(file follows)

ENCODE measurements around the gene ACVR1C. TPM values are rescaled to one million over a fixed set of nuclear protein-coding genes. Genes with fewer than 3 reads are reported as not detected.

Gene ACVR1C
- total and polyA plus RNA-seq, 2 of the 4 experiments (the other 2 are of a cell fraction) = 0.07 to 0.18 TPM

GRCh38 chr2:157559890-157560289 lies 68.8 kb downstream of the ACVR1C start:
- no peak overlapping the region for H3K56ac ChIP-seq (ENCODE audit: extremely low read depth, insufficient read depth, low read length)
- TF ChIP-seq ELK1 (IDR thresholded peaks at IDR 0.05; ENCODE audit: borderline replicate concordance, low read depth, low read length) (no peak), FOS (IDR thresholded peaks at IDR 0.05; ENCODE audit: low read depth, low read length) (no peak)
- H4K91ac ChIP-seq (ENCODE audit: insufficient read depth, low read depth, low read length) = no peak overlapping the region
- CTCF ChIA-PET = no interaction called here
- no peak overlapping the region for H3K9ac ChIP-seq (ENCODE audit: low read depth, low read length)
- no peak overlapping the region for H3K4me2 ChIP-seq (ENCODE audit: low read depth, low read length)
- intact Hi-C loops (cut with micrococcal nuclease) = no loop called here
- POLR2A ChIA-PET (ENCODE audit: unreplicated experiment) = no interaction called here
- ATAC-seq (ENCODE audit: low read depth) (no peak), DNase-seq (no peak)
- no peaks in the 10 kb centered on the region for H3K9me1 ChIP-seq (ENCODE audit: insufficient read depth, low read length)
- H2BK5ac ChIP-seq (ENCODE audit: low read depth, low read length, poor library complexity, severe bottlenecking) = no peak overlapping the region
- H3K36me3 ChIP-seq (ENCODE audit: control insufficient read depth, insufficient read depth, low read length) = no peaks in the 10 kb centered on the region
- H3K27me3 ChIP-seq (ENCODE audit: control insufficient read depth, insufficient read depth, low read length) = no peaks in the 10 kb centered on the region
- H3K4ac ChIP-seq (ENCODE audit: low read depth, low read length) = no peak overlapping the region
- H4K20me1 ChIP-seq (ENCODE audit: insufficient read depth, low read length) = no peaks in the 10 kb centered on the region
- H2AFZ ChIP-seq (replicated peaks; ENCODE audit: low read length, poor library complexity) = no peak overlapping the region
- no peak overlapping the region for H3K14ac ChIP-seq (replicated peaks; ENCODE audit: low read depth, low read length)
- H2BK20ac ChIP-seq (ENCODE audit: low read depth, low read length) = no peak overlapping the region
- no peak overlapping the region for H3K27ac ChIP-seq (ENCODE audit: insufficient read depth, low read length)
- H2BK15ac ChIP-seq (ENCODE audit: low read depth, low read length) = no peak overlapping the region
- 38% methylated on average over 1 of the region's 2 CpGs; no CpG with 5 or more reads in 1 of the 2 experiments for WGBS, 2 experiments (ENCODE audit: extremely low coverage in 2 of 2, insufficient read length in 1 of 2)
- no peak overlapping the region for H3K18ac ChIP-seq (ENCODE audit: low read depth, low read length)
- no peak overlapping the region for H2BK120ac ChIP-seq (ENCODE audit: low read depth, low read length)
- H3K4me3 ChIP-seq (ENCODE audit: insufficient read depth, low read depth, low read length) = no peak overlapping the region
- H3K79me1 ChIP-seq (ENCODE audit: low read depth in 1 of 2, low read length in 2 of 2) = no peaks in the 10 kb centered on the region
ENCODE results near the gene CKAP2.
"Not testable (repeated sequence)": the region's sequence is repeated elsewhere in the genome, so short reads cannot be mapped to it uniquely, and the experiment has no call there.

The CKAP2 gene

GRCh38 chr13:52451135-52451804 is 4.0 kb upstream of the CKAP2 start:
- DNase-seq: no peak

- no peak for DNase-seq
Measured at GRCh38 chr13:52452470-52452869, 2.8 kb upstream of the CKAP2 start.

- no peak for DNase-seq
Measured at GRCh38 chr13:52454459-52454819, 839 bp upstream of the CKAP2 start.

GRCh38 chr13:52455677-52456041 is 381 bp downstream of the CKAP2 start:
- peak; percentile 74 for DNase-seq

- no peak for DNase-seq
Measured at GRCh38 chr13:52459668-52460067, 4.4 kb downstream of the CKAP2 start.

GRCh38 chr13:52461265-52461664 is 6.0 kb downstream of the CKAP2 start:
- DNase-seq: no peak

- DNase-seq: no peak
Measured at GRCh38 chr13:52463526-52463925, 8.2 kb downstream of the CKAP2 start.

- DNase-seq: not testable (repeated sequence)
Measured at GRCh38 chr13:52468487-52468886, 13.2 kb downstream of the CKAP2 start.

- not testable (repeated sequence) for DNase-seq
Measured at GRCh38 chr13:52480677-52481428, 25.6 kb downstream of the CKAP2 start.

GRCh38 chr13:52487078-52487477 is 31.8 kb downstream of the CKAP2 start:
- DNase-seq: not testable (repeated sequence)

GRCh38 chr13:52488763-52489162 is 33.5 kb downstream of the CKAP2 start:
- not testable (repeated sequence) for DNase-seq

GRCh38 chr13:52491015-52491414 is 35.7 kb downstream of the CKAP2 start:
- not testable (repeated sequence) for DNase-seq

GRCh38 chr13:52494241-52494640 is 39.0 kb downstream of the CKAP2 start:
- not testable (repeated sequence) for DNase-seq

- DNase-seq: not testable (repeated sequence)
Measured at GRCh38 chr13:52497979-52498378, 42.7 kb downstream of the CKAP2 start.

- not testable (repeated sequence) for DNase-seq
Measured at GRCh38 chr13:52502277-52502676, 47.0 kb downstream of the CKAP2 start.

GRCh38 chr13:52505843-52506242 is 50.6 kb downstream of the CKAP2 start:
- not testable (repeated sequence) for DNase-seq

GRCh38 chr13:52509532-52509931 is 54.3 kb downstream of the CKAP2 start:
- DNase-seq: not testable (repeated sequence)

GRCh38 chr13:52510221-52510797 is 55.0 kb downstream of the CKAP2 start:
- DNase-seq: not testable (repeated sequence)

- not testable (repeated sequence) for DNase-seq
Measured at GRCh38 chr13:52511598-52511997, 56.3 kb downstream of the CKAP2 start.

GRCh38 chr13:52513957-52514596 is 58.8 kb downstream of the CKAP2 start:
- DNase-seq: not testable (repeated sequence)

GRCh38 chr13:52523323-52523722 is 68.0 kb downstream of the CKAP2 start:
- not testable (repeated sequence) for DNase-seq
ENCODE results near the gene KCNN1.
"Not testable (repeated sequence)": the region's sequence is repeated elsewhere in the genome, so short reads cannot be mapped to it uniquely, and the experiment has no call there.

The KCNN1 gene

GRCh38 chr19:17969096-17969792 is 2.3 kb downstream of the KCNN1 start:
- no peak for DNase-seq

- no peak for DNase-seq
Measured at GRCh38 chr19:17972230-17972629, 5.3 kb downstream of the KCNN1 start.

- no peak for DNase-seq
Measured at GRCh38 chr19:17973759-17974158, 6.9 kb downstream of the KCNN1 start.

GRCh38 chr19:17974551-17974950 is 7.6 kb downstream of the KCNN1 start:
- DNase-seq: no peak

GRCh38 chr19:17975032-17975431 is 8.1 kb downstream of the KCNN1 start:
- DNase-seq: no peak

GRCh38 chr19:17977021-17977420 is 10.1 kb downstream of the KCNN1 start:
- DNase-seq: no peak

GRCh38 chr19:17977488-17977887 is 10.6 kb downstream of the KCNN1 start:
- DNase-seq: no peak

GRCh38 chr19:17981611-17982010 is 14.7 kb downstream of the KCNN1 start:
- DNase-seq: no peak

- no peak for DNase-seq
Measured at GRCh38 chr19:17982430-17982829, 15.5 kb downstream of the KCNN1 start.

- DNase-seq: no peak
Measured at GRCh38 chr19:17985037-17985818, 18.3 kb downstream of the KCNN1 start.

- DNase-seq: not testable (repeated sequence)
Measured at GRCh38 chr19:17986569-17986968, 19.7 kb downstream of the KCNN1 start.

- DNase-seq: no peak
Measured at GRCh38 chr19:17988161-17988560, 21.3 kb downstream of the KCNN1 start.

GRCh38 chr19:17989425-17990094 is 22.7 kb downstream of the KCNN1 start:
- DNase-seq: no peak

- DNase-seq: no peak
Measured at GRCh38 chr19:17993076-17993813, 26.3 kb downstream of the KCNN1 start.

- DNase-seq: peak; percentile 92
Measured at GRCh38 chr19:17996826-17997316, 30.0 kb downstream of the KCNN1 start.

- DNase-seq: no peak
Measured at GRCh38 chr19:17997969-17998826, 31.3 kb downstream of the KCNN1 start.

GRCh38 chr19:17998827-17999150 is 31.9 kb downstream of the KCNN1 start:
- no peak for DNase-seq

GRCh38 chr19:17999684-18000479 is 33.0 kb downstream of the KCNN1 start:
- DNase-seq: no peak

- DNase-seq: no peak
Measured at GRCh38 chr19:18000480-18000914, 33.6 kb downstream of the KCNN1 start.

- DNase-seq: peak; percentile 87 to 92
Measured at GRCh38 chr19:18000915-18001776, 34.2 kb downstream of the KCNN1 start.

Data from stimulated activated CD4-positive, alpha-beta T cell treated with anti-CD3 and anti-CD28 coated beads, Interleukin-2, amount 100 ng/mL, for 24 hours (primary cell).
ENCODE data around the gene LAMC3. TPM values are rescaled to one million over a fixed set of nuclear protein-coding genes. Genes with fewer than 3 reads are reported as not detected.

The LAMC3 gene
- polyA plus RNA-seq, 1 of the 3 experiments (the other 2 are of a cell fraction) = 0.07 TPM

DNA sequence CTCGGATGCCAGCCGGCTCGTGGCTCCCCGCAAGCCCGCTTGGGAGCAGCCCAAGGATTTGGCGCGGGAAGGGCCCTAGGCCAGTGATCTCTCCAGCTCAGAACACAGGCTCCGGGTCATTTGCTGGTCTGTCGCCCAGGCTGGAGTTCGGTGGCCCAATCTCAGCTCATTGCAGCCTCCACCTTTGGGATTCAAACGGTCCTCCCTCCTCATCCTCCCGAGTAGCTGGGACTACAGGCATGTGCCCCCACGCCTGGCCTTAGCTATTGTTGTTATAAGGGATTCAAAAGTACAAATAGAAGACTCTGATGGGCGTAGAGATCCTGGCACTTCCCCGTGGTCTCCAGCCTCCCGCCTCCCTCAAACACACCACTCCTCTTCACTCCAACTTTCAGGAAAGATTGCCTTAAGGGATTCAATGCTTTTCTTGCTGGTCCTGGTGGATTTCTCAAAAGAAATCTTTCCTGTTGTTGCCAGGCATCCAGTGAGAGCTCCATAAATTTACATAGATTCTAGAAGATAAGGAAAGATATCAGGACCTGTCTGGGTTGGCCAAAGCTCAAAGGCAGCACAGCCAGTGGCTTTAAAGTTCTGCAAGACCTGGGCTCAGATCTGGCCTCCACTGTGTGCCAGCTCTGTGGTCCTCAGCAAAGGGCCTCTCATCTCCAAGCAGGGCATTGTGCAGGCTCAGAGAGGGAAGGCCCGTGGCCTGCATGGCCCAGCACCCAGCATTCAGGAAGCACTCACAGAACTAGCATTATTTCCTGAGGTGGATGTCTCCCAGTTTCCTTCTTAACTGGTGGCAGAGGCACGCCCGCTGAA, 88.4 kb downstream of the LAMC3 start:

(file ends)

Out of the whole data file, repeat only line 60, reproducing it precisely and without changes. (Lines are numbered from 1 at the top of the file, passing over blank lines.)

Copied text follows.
Measured at GRCh38 chr13:52497979-52498378, 42.7 kb downstream of the CKAP2 start.